With the release of version 87, Chrome is catching up with Firefox and finally got a debugger for CSS grid as well. In your Elements panel, you should see a
grid badge, next to those elements, whose
display is set to
grid. Clicking on the badge will toggle the debugger on and off.
This will show you various grid settings, such as the grid lines, the name of the areas, or track sizes. To tweak around with the settings, you can reach the debugger through your Layout panel. If you don’t see the Layout panel in your DevTools, you can reach it by hitting
p on your keyboard and type in “Layout”, then choose the “Show Layout” option.
How the Debugger Enhances Grid Debugging
You can also see how many grids are created on your page and enable the overlay through the Layout panel directly. This makes it easier to quickly see and inspect, which elements’ display is set to
grid on the page.
You can also set the color of the grid itself, and apart from accessing grid elements directly, you have a couple of more customization options.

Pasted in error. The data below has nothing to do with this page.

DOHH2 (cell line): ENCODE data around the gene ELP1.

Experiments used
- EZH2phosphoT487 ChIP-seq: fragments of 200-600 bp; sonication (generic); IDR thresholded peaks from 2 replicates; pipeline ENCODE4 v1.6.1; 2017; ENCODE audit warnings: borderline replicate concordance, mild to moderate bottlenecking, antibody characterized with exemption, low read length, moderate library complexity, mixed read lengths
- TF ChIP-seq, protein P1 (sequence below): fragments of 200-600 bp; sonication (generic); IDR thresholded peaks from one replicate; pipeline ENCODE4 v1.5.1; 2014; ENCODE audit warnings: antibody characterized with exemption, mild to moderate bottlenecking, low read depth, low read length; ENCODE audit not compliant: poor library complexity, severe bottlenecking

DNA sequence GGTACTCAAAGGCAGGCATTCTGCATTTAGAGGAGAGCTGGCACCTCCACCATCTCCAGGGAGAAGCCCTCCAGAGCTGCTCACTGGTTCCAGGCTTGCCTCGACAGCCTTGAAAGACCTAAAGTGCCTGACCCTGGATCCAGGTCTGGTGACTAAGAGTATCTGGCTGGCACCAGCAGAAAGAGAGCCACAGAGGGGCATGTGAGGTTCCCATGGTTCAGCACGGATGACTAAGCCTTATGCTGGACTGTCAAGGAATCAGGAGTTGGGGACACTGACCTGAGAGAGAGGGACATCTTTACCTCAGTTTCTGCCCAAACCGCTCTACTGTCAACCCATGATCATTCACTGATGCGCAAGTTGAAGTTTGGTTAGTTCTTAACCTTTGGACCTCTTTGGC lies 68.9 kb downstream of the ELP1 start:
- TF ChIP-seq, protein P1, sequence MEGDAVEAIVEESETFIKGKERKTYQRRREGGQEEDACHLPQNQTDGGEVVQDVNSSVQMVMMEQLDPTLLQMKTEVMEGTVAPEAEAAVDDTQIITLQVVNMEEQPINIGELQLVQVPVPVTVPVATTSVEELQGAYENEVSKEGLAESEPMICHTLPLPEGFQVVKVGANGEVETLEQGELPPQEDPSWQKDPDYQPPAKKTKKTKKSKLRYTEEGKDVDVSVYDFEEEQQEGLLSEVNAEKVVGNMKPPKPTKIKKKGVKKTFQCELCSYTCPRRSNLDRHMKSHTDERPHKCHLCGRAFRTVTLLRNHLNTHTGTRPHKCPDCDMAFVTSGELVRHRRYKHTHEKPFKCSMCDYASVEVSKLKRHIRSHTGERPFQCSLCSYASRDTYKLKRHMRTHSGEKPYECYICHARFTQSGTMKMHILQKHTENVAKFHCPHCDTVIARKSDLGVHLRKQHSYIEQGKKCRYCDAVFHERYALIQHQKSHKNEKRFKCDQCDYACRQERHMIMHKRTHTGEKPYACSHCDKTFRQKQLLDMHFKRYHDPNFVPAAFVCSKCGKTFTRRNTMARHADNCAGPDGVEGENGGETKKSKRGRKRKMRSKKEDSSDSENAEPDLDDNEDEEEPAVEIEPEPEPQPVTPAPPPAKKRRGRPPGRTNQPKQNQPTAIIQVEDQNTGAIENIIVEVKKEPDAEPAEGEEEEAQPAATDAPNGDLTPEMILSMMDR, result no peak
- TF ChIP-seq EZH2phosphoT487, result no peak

- Extending grid lines: Makes the grid lines extend outside of the grid itself
- Showing track sizes: Shows the size of each track, eg.:
- Showing area names: If you use
grid-template-areaswith named areas, you can set the debugger to show them in your overlay
- Showing line number or names: Shows the number of lines or names associated with it
And that is all you need to know about the grid debugger. It lets you see how your grid behaves and makes it easier to debug and resolve issues. If you would like to learn more about the grid layout, check out how you can create a fake masonry using nothing more but CSS. Thank you for reading through, happy styling! 🎨
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